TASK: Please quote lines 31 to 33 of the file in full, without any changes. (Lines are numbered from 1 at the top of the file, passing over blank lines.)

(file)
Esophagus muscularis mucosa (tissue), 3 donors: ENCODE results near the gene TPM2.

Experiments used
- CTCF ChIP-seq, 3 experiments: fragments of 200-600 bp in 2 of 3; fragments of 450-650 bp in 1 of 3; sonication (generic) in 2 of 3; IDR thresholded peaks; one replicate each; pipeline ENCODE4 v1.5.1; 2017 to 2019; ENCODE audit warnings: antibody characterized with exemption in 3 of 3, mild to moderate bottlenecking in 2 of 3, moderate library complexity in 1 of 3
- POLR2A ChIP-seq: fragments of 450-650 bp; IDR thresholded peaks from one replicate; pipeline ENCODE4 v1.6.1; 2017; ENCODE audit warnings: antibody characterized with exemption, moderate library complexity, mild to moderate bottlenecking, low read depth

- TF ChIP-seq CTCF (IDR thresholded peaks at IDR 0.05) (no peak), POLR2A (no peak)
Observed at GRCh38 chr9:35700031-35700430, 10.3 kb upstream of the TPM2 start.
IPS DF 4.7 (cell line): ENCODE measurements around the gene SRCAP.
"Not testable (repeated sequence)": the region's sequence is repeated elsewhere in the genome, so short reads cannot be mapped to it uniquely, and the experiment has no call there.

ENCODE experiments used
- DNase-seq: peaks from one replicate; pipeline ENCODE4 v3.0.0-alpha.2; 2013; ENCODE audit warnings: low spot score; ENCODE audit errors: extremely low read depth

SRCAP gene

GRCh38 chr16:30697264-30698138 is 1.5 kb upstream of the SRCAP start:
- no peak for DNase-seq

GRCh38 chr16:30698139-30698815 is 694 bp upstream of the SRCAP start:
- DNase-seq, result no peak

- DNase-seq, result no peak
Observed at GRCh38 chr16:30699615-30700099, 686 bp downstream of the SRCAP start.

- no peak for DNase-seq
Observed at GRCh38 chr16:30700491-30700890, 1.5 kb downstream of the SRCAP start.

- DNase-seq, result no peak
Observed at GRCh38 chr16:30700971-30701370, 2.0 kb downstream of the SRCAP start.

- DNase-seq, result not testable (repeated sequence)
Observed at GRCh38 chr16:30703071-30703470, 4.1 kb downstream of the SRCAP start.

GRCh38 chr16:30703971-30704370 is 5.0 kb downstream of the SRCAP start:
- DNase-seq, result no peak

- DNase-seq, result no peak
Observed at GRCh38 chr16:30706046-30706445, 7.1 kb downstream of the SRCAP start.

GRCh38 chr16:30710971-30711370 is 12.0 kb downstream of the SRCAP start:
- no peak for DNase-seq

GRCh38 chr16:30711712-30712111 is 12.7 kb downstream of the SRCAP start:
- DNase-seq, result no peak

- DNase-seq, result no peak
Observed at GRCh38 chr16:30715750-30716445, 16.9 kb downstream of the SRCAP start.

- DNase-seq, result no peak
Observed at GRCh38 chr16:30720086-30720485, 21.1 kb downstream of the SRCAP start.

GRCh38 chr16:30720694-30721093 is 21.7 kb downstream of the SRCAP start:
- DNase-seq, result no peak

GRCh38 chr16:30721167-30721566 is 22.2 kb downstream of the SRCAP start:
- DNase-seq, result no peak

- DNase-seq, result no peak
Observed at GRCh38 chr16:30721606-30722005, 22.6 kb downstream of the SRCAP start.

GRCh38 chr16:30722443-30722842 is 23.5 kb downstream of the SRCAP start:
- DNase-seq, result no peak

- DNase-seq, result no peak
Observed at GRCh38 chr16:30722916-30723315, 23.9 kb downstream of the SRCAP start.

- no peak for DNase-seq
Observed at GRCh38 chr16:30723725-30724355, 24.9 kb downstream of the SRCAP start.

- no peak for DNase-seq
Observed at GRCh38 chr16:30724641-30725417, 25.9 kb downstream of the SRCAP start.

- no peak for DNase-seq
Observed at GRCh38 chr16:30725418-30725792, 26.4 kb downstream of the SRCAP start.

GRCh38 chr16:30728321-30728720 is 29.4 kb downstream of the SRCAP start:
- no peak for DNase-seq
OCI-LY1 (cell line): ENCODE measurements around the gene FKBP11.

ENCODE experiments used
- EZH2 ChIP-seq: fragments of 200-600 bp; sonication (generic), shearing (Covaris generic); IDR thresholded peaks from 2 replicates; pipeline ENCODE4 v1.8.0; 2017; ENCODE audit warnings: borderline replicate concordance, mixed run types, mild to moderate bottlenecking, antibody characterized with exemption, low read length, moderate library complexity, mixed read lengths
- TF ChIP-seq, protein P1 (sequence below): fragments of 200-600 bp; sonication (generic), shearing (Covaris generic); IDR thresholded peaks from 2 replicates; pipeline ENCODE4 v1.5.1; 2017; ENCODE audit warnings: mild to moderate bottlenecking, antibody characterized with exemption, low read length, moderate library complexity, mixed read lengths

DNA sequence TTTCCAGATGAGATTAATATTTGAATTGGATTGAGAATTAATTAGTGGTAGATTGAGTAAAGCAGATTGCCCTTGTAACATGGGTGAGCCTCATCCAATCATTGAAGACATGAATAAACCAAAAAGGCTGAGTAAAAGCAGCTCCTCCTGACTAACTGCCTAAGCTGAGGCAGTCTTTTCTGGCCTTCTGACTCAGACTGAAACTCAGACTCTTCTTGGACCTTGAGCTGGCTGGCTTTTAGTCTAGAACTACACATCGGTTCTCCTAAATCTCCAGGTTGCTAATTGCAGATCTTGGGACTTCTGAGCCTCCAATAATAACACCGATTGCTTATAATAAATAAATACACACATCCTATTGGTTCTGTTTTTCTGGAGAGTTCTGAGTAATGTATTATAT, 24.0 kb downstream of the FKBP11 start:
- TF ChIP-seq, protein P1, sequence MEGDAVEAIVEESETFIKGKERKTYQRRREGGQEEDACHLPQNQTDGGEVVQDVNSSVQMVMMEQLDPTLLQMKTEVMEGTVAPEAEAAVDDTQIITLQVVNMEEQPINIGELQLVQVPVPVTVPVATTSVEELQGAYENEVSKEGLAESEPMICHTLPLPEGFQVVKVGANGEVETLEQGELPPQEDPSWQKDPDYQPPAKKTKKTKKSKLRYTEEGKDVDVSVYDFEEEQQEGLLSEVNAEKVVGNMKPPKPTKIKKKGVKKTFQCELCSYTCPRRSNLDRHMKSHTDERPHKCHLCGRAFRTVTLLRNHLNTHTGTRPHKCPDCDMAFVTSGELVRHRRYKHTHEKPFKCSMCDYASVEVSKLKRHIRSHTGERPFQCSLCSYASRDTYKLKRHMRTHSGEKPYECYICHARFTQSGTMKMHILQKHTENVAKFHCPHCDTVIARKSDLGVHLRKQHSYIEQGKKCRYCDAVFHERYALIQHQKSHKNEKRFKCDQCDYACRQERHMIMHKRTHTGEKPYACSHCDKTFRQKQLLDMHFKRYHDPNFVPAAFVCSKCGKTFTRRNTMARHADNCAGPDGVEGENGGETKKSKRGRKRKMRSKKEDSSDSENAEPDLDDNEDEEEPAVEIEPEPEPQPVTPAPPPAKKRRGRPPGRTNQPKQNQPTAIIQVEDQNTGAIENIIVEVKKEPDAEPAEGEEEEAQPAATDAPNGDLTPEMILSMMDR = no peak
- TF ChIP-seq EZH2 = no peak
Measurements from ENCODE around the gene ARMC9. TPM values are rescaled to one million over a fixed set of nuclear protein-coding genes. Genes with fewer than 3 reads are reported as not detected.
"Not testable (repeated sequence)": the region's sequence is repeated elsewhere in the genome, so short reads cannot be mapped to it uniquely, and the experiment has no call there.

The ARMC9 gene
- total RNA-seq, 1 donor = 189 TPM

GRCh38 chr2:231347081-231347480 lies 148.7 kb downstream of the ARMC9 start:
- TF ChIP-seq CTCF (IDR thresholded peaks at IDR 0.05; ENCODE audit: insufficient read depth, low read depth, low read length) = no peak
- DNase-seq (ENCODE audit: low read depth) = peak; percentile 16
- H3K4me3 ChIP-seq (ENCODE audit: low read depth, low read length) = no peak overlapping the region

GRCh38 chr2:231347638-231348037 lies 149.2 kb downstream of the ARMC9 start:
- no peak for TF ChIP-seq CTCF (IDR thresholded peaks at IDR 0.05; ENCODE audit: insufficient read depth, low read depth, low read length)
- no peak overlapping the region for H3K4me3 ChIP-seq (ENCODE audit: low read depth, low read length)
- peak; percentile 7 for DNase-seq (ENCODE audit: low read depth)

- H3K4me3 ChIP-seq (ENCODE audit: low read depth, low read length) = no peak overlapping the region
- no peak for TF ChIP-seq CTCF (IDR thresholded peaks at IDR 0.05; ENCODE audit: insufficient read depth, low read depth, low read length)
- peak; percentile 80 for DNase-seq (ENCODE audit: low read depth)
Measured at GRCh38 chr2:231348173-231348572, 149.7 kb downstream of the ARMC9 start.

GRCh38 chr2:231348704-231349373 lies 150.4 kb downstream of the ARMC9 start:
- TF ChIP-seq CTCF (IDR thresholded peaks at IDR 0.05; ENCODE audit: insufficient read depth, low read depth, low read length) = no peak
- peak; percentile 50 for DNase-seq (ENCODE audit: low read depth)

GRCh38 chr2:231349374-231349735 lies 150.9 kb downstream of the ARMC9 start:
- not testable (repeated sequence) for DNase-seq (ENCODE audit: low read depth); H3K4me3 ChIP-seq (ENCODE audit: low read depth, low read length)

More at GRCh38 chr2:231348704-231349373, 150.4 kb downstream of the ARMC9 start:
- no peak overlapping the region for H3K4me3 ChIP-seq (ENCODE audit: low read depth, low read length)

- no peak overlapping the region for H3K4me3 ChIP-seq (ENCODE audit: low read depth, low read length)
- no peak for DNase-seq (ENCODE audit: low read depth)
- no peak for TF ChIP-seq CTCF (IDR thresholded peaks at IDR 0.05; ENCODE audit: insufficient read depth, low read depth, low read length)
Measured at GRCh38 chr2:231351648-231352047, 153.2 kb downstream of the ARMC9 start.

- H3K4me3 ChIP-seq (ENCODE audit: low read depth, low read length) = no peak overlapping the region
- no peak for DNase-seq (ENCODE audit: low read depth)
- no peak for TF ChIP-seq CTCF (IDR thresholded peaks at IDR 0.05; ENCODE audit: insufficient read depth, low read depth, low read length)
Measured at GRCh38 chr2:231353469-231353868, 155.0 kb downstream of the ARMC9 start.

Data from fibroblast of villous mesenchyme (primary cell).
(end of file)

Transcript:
- DNase-seq, result no peak

- DNase-seq, result no peak
Observed at GRCh38 chr16:30715750-30716445, 16.9 kb downstream of the SRCAP start.